I do not know how the hon. Member connects this with the "rules for calculations in respect of general Exchequer grants."

Miss LAWRENCE

I was giving a certain flourish to them, but my point was that to take the expenditure for the standard year and stereotype it is a bad thing to do, in view of the way in which rate expenditure has varied during the years. That is close to Schedule 4, I think. I was then led into an estimate of the causes.

The CHAIRMAN

The hon. Member's argument seems to imply that rates have now gone up to a maximum and that under another Government they will decrease.

Miss LAWRENCE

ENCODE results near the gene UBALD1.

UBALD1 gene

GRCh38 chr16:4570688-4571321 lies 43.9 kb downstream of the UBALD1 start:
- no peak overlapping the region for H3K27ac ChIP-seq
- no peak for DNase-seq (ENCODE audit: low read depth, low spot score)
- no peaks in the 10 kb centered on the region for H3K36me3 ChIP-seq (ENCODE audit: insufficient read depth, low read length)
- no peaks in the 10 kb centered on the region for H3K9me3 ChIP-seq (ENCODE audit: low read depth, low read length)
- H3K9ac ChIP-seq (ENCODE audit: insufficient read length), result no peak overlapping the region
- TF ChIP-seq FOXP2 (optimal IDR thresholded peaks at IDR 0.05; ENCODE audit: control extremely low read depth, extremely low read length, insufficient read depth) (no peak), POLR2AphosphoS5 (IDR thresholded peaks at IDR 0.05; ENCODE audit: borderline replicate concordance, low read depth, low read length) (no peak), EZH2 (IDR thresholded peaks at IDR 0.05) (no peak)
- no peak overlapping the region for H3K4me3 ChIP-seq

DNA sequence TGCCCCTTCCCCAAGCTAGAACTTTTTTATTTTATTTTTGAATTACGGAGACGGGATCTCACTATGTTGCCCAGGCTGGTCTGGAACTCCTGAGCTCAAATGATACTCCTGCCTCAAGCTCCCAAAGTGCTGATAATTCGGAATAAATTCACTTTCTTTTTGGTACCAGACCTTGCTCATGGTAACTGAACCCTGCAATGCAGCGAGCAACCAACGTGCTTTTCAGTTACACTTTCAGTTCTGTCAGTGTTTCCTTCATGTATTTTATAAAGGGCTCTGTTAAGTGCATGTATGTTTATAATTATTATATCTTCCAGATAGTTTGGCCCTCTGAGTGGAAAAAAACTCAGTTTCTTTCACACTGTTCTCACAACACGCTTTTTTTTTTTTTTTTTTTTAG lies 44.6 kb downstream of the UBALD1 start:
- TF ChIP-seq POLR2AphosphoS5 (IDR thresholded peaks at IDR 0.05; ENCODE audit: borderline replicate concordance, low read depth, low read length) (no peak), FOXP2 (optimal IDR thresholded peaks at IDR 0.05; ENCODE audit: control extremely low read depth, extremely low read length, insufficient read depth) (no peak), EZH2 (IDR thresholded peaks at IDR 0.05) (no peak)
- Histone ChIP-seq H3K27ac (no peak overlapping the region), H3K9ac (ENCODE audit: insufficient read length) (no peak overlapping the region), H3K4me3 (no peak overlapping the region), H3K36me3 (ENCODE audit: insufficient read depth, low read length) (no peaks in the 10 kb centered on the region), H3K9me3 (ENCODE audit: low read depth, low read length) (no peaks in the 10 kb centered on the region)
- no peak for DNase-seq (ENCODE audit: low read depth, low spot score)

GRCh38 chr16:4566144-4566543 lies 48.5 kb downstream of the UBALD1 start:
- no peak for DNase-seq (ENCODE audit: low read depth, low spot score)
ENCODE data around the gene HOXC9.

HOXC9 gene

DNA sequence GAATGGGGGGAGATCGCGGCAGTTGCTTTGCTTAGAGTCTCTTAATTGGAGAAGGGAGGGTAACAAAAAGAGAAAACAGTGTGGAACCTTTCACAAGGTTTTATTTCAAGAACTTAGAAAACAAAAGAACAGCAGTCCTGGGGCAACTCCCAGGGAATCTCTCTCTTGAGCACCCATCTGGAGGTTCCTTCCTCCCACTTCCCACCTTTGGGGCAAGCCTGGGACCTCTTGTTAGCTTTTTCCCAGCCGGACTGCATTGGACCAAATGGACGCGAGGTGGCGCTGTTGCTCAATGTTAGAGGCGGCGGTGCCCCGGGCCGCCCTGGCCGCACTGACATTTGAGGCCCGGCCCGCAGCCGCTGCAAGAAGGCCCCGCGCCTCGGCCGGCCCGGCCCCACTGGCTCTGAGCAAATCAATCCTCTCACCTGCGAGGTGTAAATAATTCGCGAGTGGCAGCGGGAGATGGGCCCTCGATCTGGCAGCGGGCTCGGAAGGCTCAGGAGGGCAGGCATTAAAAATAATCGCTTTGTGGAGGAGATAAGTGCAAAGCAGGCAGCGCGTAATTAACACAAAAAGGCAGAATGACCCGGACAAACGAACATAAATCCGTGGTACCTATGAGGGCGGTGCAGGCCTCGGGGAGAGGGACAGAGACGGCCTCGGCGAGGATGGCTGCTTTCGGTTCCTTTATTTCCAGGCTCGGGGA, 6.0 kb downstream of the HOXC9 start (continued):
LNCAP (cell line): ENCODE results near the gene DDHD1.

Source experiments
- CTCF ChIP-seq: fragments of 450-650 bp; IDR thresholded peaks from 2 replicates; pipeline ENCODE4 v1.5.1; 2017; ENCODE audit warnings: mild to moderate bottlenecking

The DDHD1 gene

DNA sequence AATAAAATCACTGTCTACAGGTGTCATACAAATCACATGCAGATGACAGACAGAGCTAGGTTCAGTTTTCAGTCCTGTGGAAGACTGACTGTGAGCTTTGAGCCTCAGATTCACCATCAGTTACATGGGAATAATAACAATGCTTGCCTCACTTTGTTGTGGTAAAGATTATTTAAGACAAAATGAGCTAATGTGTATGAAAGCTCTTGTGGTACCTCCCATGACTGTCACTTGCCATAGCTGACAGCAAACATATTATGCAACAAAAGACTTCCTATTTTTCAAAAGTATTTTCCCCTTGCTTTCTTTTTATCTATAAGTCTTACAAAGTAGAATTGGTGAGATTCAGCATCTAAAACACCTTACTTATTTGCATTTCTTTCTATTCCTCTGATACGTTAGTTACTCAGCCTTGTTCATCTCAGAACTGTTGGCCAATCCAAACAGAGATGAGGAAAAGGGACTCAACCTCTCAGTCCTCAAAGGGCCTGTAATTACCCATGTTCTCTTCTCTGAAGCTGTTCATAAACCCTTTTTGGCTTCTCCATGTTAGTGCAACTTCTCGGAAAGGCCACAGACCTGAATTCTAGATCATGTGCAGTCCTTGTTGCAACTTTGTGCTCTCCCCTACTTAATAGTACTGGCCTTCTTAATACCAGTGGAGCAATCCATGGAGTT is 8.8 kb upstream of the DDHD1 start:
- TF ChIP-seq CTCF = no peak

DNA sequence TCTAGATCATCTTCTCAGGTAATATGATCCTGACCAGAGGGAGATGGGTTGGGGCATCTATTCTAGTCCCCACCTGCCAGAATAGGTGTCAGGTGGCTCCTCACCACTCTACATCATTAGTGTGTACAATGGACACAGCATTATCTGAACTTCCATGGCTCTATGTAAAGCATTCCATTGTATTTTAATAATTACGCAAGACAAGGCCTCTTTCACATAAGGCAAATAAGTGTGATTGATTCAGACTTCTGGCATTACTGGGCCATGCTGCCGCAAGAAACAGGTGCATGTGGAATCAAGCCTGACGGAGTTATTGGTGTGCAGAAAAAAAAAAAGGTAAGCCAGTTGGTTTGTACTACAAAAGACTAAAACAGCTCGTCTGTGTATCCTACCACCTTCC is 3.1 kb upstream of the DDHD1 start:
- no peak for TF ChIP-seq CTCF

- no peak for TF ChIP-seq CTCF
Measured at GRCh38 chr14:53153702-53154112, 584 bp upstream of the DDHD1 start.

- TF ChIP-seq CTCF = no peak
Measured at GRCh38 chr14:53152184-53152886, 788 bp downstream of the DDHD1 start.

Under another Government the rate burden will go down, the formula will vanish, all these things will vanish like smoke, and we shall have rational local government. I was going to say that, although you may have told me that it was a little beyond the Schedule. Suppose we had, as we may have again, in office a Government whose policy tended to increase the rate burden, suppose, on the other hand, we had a Government which diminished the rate burden; in either case my argument would hold. My argument is that when you are dealing with this variable figure of expenditure it is a foolish thing to base your permanent system of repayment on the expenditure of one year. If I had gone a little further back I could have shown even wilder variations of rates. As a matter of fact the rates jumped from £84,000,000 in 1919. So that it would be a matter of extraordinary importance to the local authorities whether you picked upon a year of very high expenditure or one of very low expenditure for the standard year. That is the very great fault I have to find with these rules— that instead of taking the average expenditure over the whole of the previous quinquennium they take arbitrarily chosen years in order to determine rate losses.